Reviewed by James Karas
Annie Baker’s The Aliens is an absurd play that presents three “aliens” who have contradictory traits, are perhaps geniuses who speak in virtually illiterate sentences and have difficulty forming relationships with people. When you see the play you may come to these conclusions or form any number of other views as you listen to the meandering dialogues and try follow the plot. Plot? There is very little of it and it does not develop in logical sequence and you may consider it as a play in which nothing happens. That’s not true, of course.
What do you see? The play is set on the rundown patio behind a restaurant. There is picnic table, a couple of plastic chairs and garbage bins. KJ (William Greenblatt), a bearded young man and Jasper (Noah Reid), another young man, may well be trespassing on the patio which is not intended for the public.
Will Greenblatt, Maxwell Haynes, Noah Reid photo by Tim LeyesThere are lengthy pauses between the short sentences of their conversation as if they are searching for the right words to express themselves. But when the reply consists of a single word you realize that deep thinking is not the reason for the delay. They do not belong to “our” world.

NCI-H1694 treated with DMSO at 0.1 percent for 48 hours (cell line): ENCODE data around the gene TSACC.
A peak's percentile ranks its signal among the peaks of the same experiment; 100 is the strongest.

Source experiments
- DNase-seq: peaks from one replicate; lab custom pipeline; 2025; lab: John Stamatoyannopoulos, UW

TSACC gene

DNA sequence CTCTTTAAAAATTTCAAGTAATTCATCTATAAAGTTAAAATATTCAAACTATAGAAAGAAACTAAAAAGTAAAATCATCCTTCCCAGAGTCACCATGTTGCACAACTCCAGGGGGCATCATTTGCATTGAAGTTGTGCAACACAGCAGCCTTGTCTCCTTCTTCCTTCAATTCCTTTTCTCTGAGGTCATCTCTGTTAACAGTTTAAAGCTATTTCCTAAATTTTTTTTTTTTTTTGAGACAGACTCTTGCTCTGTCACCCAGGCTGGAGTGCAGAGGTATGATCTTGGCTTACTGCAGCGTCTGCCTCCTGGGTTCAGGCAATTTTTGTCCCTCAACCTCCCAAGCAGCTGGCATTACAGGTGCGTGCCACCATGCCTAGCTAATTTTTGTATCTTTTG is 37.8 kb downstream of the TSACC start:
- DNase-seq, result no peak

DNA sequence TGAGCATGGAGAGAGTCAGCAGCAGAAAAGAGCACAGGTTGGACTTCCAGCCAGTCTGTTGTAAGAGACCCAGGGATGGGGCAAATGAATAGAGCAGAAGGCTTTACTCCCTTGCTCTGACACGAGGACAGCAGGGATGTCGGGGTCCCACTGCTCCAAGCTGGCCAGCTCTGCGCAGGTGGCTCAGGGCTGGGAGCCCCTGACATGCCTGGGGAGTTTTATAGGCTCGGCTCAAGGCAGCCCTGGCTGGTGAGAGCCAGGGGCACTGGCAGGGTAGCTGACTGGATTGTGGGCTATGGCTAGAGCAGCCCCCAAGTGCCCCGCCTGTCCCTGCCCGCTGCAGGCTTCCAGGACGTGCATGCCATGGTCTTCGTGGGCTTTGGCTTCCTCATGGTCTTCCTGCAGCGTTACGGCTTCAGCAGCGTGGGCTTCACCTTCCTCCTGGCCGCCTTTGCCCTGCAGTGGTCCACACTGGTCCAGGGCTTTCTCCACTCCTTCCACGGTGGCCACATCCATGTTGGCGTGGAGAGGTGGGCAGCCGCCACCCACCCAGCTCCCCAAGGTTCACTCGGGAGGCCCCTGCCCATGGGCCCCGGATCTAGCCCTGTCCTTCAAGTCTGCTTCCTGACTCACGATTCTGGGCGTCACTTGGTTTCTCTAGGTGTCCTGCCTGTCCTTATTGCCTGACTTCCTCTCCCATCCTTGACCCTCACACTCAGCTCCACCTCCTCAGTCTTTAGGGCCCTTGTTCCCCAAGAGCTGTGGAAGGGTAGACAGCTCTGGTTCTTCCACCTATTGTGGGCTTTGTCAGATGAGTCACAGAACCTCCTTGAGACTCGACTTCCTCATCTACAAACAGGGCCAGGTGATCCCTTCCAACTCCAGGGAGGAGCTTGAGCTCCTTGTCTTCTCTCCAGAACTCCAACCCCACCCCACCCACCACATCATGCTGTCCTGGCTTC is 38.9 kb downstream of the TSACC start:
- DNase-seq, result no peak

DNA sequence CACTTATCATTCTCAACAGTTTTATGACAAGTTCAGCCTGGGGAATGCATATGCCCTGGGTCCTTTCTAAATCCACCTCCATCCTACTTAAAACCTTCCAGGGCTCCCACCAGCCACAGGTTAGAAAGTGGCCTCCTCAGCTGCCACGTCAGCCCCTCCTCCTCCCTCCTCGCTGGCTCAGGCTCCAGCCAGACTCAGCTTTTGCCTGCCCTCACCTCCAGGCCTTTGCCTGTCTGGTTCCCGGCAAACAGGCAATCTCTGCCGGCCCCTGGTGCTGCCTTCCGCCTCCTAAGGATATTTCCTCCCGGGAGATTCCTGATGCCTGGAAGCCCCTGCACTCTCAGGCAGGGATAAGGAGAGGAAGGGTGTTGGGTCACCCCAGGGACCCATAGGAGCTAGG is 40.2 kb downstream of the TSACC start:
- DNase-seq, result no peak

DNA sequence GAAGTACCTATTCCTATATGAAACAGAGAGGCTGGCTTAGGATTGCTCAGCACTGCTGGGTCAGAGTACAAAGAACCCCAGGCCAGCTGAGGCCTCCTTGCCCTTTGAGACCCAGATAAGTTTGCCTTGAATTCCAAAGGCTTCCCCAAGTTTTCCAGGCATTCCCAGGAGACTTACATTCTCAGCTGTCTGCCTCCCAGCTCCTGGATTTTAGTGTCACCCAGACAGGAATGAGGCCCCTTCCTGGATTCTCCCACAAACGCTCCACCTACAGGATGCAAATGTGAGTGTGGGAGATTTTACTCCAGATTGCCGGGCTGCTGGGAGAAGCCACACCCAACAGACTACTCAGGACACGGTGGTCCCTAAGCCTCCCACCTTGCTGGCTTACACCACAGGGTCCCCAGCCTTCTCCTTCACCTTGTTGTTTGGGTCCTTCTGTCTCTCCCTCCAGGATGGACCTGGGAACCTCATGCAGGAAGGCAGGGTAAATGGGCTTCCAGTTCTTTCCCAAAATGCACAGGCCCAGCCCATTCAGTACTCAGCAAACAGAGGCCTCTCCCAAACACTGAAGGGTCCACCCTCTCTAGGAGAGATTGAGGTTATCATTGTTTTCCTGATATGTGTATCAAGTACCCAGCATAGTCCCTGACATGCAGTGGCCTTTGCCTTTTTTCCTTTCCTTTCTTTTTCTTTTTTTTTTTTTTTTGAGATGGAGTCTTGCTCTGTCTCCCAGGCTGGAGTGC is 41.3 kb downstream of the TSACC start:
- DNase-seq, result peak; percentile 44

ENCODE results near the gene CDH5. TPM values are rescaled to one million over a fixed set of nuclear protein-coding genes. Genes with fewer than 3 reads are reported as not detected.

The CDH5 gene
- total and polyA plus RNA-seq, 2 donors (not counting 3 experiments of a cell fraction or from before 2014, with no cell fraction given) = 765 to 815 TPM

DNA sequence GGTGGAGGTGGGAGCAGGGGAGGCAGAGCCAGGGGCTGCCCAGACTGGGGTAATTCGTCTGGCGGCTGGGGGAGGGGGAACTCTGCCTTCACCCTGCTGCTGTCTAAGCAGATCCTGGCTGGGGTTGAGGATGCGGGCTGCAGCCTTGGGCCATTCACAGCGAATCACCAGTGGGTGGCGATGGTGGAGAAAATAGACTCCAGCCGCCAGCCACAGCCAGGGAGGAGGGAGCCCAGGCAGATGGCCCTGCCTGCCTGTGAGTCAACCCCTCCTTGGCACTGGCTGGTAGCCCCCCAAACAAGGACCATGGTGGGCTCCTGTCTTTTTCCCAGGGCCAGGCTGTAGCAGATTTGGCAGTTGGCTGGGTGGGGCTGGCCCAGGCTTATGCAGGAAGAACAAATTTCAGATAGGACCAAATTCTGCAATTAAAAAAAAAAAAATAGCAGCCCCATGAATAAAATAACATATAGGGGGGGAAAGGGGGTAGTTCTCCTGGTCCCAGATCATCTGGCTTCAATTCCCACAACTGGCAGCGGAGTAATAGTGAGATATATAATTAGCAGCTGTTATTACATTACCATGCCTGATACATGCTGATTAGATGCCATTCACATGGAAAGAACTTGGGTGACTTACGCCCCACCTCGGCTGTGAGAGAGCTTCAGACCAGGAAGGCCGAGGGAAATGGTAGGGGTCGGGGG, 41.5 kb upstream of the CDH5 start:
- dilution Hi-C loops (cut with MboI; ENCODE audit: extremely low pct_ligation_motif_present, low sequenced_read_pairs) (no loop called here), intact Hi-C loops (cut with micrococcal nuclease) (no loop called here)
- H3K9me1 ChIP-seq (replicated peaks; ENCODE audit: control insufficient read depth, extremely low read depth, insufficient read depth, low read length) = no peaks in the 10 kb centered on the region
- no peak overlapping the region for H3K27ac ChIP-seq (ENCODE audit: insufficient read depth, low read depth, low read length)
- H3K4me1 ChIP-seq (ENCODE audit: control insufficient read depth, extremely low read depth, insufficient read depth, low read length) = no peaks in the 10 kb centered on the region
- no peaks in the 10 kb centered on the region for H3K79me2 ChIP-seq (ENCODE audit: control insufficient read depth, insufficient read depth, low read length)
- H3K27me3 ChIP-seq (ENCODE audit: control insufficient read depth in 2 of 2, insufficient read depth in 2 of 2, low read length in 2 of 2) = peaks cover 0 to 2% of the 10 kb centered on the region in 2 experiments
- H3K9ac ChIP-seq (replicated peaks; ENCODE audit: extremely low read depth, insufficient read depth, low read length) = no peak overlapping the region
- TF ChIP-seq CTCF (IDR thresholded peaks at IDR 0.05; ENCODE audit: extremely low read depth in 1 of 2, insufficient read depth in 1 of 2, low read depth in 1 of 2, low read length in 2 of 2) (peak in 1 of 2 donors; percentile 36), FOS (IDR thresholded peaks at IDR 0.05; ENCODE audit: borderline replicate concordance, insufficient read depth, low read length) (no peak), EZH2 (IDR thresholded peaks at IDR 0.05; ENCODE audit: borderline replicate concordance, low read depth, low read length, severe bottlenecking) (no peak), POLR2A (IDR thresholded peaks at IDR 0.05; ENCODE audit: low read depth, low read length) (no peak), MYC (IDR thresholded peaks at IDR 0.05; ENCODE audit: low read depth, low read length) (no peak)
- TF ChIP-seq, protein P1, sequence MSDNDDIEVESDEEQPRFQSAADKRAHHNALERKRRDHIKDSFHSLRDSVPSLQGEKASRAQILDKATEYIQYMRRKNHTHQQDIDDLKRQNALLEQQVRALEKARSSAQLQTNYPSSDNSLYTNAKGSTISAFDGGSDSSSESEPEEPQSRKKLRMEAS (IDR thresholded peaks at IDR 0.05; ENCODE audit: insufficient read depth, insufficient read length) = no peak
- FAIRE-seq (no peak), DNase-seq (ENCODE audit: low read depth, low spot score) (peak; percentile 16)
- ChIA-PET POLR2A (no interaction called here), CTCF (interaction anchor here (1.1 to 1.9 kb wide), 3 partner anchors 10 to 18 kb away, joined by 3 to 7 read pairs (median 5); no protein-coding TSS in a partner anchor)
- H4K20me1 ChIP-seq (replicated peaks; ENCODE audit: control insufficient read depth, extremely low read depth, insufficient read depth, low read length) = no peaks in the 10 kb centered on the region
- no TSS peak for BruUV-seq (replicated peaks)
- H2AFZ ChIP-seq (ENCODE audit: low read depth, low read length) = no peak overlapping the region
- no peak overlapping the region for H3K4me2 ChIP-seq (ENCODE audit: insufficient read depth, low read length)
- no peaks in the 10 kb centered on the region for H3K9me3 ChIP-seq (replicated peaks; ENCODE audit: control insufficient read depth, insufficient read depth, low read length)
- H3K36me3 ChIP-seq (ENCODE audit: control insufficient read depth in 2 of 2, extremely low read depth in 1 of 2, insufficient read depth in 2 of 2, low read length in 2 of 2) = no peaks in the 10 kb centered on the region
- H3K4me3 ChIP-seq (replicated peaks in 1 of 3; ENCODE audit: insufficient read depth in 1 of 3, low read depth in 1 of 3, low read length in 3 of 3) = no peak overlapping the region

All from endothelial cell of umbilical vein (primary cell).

There are clues about who these people are. KJ sings that he is a Martian masterpiece from another dimension and a three-dimensional superstar. Like Jasper and Evan (Maxwell Haynes), a seventeen-year old youngster who works in the restaurant, he does not seem to have developed a meaningful relationship with anyone.
Evan is pathetic and his favourite or most frequently used word is “cool.” He meets a girl at a camp and he may develop a relationship with her but that, like everything else in the play, is opaque.
Among the almost incessant pauses which take a good part of the play, there are some flashes of humour and dramatic moments of raised emotions but they are the exception. At times I felt I was watching Waiting for Godot in reverse. Instead of Vladimir and Estragon waiting for someone to arrive, it was the audience waiting for something to happen.
Will Greenblatt, Maxwell Haynes, Noah Reid photo by Tim Leyes
Many things do happen but they are in the nuances of the characters, the events that they relate, the subtext and in the very pauses and awkward utterances that make up the play.
Mitchell Cushman directs this subtle, slow play that demands rapt attention and is not always easy to follow. In the end it is intriguing and will leave you scratching your head trying to figure out the aliens of the title. Try to unravel the following questions: who, how, what and why referring to the people in the play and have a look in the mirror while doing it.
The Aliens by Annie Baker continues until October 8, 2017 at the Coal Mine Theatre, 1454 Danforth Ave. Toronto, M4J 1N4. www.coalminetheatre.com